iCloud Photos lets you have your picture of a cake and shoot a video of eating it, too. You can create a library of images and movies that’s far larger than the storage space available on any linked iOS or macOS device without losing anything you’ve captured.
Apple accomplishes this by treating iCloud as the “truth.” It stores the original, high-resolution versions of your media in your iCloud storage, while providing the option to store only “optimized” or thumbnail versions that take up a fraction of the space on your Mac, iPhone, or iPad.
You can choose to download the full-scale originals, but you obviously need to have enough storage to hold the library.
If you don’t have an iOS device with the capacity or a Mac with a big enough internal or always-connected external drive, you have to rely entirely on Apple retaining the high-resolution originals. About 18 months ago, I wrote a column aptly titled, “Why you should not rely on iCloud Photo Library as your only media backup.” I meant it then and now.
The gist is that it’s risky to trust someone else, anyone else—even Apple—with the only backup of your stuff. Apple tends to encourage that these days with iCloud. And the company has been trustworthy with your data. But I still think we should always want and expect to have at least one—but typically multiple—complete copies of our important data in our possession or fully under our control.
Is there a way to work around this? Not easily. Apple didn’t plan for this scenario. There’s no option at iCloud.com to “download all media from iCloud,” and iCloud as a service doesn’t offer an interface for third-party backup services, like Backblaze or Carbonite, to extract or regularly update such a backup, either.
While Photos for macOS lets you maintain multiple Photos libraries, only one library at a time can be designated the System Photo Library, and only the System Photo Library can sync with iCloud Photos.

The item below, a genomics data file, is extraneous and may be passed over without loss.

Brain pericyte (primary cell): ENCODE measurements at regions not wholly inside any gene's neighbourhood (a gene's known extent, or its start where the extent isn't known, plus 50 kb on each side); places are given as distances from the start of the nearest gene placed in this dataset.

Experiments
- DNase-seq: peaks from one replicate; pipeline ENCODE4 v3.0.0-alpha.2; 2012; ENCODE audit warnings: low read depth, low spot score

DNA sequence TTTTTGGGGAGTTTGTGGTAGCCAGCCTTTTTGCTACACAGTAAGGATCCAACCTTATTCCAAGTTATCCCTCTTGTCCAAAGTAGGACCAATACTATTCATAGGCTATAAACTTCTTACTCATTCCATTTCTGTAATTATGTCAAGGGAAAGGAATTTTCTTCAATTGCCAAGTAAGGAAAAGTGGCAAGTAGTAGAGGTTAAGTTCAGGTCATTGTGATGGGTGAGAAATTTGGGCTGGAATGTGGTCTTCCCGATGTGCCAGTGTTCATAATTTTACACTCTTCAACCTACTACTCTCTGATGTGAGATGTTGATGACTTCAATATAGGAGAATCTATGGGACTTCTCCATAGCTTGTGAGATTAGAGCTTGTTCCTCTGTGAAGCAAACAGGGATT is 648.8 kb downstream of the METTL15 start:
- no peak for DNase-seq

The obvious solution would be to use an external drive to hold your Photos library. Apple makes it quite easy to move your library and point Photos to it, including syncing to iCloud Photos from that migrated library. (See “How to move an Apple Photos for OS X library to an external drive.” The column is from 2015, but the instructions remain accurate.)
However, that depends on that external volume being available whenever you want to access your Photos library. (And iCloud Photos sync requires the library be attached to a Mac to keep it up to date.)
The obvious idea would be to create a backup of the optimized library on an external drive that you connect from time to time to your Mac and set as the System Photo Library. Then you would seemingly just enable Download Originals to This Mac in Photos > Preferences > iCloud. When all the images and video have downloaded, you’d then swap back to your internal library, and make sure the iCloud setting was switched back to Optimize Mac Storage.
However, it’s inadvisable. While iCloud Photos should keep track of which media and metadata is the most recent—such as after you add titles and keywords to a bunch of photos or organize them into albums—because Photos and iCloud Photos isn’t designed to switch among libraries, it’s unclear what will happen. It’s a difficult thing to test, because you need to check over time, too, to see whether problems appear.
Whenever I’ve attempted to test this with a massive library I maintain, either by enabling and disabling iCloud Photos or switching between optimized and full-resolution settings, iCloud forces a full sync. Even with the high-speed connection I have, it can take from hours to days to complete, and I’m never quite sure whether the final state has changed from where it was before I swapped settings.
The answer ultimately lies with Apple, which could let iCloud Photos users designate multiple libraries (a la Time Machine), a backup library, or other strategies. For now, you either need to trust in Apple, switch to an external drive, or reduce the images you sync with iCloud Photos.
This Mac 911 article is in response to a question submitted by Macworld reader Jennifer.
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